Blockchain – the infrastructure underlying cryptocurrencies like bitcoin – has attracted significant interest from both private businesses and governments for its many other possible applications. Specifically, blockchain has the potential to provide a more efficient way to facilitate and verify transactions and could also be an effective countermeasure against fraud. However, like the widespread adoption of any new, potentially disruptive technology, blockchain raises a variety of pressing regulatory questions and security considerations.

Blockchain is essentially a decentralised ledger or database maintained across a network of computers. Anyone with access to the network can view the entire contents of the database, which is current and identical across all connected computers, rather than being maintained at a central location. Information is stored in the shared database in files called blocks. Each block includes a reference back to the previous block, creating a chain that functions as a timeline of every transaction that has taken place in the network.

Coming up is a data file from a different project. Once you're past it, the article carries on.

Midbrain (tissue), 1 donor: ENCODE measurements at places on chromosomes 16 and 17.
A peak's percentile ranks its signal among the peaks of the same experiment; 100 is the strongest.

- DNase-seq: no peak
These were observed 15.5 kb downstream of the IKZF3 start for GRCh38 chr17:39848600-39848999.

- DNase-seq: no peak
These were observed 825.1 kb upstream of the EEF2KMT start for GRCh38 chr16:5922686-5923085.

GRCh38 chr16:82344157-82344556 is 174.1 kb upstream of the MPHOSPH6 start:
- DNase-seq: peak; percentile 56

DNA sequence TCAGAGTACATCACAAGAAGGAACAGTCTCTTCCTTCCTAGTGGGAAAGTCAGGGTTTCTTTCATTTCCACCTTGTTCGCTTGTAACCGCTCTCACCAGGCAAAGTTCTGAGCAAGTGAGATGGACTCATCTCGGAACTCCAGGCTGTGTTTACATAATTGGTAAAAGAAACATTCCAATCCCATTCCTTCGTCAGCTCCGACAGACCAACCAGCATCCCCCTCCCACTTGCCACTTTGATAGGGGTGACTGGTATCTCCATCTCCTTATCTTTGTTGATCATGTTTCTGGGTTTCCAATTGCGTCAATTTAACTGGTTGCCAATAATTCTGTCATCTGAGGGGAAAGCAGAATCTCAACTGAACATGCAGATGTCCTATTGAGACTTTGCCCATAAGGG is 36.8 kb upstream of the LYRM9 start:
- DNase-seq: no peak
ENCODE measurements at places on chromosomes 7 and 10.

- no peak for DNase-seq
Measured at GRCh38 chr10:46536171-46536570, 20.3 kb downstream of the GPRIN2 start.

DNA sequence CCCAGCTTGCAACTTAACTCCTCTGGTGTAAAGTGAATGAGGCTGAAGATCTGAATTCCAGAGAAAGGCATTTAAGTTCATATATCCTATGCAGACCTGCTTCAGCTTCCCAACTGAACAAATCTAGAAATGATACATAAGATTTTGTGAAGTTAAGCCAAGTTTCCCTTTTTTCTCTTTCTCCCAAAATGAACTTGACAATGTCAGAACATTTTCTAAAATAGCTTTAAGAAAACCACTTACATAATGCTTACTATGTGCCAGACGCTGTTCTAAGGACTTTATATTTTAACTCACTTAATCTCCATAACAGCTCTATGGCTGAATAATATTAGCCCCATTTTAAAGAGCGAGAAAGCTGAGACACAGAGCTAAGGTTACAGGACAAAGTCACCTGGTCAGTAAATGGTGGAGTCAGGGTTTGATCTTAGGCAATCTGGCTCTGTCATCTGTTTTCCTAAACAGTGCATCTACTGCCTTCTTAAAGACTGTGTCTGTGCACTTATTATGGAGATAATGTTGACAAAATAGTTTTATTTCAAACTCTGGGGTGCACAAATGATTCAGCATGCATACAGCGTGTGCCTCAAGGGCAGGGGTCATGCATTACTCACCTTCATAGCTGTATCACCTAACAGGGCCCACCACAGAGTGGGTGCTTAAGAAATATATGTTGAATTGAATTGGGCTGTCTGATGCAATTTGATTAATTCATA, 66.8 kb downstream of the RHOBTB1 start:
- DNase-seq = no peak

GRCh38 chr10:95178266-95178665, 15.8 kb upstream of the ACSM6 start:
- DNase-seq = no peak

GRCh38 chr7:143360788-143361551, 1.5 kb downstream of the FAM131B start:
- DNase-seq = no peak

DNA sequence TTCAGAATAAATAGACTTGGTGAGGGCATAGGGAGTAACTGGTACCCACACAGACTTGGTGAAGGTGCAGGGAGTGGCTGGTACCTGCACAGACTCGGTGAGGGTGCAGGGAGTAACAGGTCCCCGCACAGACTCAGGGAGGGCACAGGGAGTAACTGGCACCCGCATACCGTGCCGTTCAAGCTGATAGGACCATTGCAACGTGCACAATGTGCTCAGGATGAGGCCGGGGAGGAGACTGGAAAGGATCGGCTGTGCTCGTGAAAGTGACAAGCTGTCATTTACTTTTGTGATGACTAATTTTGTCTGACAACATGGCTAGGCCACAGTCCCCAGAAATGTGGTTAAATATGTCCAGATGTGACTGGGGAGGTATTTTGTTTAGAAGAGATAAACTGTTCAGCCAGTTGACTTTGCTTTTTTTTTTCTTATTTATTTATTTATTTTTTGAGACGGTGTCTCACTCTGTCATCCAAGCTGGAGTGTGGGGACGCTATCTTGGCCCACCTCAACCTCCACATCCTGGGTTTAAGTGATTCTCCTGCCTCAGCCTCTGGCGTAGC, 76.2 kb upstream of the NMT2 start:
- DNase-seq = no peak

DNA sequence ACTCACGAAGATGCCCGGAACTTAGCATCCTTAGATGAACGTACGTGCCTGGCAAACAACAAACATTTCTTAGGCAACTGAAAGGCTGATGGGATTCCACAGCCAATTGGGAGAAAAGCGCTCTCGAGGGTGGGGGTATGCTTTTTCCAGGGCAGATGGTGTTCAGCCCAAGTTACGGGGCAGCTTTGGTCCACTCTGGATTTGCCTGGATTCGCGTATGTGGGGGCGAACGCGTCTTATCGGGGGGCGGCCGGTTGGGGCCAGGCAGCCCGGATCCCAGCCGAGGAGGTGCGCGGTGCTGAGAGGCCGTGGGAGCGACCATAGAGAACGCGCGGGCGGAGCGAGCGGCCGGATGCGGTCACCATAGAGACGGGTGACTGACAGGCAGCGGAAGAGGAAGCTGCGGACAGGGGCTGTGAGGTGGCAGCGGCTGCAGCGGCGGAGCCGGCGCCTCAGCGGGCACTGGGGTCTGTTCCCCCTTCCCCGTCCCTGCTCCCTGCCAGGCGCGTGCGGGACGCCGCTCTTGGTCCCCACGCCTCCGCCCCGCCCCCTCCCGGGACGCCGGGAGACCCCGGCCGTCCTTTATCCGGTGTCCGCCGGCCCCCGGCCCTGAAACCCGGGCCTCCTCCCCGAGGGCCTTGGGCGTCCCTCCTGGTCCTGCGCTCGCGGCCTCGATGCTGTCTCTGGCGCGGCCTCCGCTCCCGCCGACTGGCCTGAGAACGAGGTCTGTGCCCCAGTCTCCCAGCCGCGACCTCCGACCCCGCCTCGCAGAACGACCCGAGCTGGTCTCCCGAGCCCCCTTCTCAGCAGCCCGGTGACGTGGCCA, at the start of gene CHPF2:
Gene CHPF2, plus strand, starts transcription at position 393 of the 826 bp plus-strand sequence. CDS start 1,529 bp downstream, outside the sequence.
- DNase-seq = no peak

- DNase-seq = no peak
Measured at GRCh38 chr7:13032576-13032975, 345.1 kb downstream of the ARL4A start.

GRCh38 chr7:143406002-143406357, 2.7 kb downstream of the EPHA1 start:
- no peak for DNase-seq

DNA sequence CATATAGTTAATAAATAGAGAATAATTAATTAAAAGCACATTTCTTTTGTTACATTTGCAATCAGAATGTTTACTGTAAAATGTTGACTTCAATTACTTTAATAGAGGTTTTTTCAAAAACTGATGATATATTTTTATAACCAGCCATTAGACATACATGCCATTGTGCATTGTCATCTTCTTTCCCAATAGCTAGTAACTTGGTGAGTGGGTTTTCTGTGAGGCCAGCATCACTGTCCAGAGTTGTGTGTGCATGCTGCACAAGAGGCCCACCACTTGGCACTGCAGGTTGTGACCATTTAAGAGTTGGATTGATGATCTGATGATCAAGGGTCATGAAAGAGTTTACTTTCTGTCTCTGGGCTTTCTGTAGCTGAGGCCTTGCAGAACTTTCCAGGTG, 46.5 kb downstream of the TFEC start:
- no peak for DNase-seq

The bitcoin network uses blockchain technology to prevent individuals from double-spending the cryptocurrency. Because the blockchain records all bitcoin transactions and is distributed among all users, it effectively prevents the same bitcoins from being used multiple times. Imagine the realtor who sells the same property to two different buyers in quick succession. If both buyers had easy access to a universal ledger that updated automatically with each transaction, this type of fraud would be nearly impossible to pull off successfully.

Jul-Sep 2017 Issue

Association of Certified Fraud Examiners (ACFE)